For another interesting article on the role of the SG, see AN EMPIRICAL ANALYSIS OF SUPREME COURT CERTIORARI PETITION PROCEDURES: THE CALL FOR RESPONSE AND THE CALL FOR THE VIEWS OF THE SOLICITOR GENERAL by David C. Thompson and Melanie F. Wachtell. I edited Dave and Melanie’s article will on the George Mason Law Review, and absolutely loved this piece. Definitely check it out.
Interesting new article on SSRN from the Yale Law Journal Online, titled The Justice as Commissioner: Benching the Judge-Umpire Analogy (H/T SCOTUSBlog)
Chief Justice Roberts has repeatedly compared the role of a Supreme Court Justice to that of a baseball umpire, and this analogy has assumed a prominent place in the contemporary debate over the appropriate role of a Supreme Court Justice. This paper traces the history of the judge-umpire analogy since its first judicial invocation in 1886, finding that it was originally intended for trial court judges. Moreover, courts historically invoked the analogy as an illustrative foil to be rejected because of the umpire’s passivity. In place of the judge-umpire analogy, this paper propose that the appropriate analog for a Justice of the Supreme Court is the Commissioner of Major League Baseball. Both Supreme Court Justices and Major League Baseball Commissioners fulfill four critical characteristics which separate them from trial court judges and umpires: they provide interpretive guidance to subordinates, undertake extended deliberation, take countermajoritarian action, and wield substantial rule-making power.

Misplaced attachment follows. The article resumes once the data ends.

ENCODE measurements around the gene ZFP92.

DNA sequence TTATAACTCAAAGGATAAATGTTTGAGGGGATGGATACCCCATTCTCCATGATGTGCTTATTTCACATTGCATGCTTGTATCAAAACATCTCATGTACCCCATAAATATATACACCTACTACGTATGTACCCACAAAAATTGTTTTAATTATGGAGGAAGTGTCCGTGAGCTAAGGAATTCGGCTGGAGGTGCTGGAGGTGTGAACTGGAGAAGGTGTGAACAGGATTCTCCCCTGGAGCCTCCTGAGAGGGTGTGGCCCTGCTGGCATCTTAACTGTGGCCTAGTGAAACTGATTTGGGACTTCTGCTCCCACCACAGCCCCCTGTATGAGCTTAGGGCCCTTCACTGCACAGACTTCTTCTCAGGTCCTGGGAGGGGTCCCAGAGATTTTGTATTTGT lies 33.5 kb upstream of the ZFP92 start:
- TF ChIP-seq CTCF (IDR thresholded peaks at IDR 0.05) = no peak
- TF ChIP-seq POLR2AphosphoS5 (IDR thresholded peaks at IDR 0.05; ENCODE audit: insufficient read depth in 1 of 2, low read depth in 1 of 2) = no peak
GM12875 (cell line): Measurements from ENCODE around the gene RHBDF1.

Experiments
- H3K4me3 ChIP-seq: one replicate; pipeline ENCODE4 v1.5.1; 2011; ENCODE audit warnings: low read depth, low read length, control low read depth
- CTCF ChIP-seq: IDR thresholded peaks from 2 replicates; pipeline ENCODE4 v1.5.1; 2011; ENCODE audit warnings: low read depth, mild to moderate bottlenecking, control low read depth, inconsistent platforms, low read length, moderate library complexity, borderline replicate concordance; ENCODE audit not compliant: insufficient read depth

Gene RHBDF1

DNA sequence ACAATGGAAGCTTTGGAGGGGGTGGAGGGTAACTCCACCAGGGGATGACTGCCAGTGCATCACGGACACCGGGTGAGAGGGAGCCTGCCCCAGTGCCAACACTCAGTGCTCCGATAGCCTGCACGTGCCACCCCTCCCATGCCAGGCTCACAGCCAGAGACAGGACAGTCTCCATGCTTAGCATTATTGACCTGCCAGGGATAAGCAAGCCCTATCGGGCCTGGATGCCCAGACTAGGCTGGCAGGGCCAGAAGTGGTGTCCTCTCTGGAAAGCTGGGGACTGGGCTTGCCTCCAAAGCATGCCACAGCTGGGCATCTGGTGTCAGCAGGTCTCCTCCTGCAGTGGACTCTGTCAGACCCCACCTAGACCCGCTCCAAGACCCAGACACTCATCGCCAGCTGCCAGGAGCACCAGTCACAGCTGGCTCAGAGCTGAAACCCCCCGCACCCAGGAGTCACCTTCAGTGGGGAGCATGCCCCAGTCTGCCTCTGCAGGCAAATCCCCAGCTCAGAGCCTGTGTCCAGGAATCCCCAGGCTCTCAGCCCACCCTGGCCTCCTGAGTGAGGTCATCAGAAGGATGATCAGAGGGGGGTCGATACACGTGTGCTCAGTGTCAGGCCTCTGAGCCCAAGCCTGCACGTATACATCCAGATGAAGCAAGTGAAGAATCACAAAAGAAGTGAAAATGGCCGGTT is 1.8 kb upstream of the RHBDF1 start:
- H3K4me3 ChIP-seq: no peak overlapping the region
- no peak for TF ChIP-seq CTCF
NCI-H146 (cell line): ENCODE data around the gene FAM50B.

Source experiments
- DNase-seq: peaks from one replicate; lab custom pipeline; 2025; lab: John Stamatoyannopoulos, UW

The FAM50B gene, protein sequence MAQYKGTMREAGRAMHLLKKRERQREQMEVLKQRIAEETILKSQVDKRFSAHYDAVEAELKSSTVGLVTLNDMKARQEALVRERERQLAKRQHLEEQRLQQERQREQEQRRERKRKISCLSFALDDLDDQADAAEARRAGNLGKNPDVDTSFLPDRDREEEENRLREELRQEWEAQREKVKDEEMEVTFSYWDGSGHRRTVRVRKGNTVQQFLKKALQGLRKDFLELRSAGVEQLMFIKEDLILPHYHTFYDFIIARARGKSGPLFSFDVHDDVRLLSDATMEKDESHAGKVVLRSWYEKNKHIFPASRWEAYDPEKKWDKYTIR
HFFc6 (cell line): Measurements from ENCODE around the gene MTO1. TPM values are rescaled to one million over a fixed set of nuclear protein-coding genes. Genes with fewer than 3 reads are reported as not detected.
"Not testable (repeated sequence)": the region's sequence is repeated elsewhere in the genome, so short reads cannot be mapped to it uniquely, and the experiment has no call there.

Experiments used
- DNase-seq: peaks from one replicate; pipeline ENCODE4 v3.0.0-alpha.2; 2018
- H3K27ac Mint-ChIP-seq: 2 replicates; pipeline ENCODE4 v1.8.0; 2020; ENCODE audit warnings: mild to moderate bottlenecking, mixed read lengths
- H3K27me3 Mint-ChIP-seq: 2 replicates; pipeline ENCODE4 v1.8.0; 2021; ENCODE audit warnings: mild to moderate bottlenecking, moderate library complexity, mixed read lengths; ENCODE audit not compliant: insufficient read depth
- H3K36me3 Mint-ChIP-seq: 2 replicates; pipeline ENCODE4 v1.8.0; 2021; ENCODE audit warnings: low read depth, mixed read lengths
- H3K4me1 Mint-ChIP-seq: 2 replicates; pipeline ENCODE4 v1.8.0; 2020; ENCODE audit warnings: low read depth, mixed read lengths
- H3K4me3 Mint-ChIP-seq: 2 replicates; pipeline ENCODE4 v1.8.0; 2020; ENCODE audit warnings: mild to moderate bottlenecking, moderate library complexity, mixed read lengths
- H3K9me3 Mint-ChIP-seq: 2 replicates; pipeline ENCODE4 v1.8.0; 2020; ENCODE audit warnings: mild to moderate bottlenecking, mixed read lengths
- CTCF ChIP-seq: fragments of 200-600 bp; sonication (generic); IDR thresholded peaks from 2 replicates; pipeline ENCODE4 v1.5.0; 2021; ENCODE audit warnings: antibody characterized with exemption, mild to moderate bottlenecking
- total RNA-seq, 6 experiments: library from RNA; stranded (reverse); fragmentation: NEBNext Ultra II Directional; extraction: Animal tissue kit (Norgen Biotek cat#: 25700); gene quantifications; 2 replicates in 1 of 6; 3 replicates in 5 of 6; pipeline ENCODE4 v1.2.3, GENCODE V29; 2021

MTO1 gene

If each of the Justices were an athlete, who would they be? Definitely fodder for a future post. Thoughts?
Jonathan Adler at Volokh thinks it may be:
As I understand the current proposals, the individual mandate would operate as follows: A tax would be imposed on all individuals, and the tax would be offset by a credit for those who purchase or are otherwise covered by qualifying plans. The constitutional problem would arise if this tax is considered a “direct tax.” Why? Because Article I, section 9 provides: “No capitation, or other direct, Tax shall be laid, unless in Proportion to the Census or Enumeration herein before directed to be taken.” “So if mandate is imposed through the tax code, and the provision operates as a “capitation” or “other Direct tax,” it would have to be apportioned.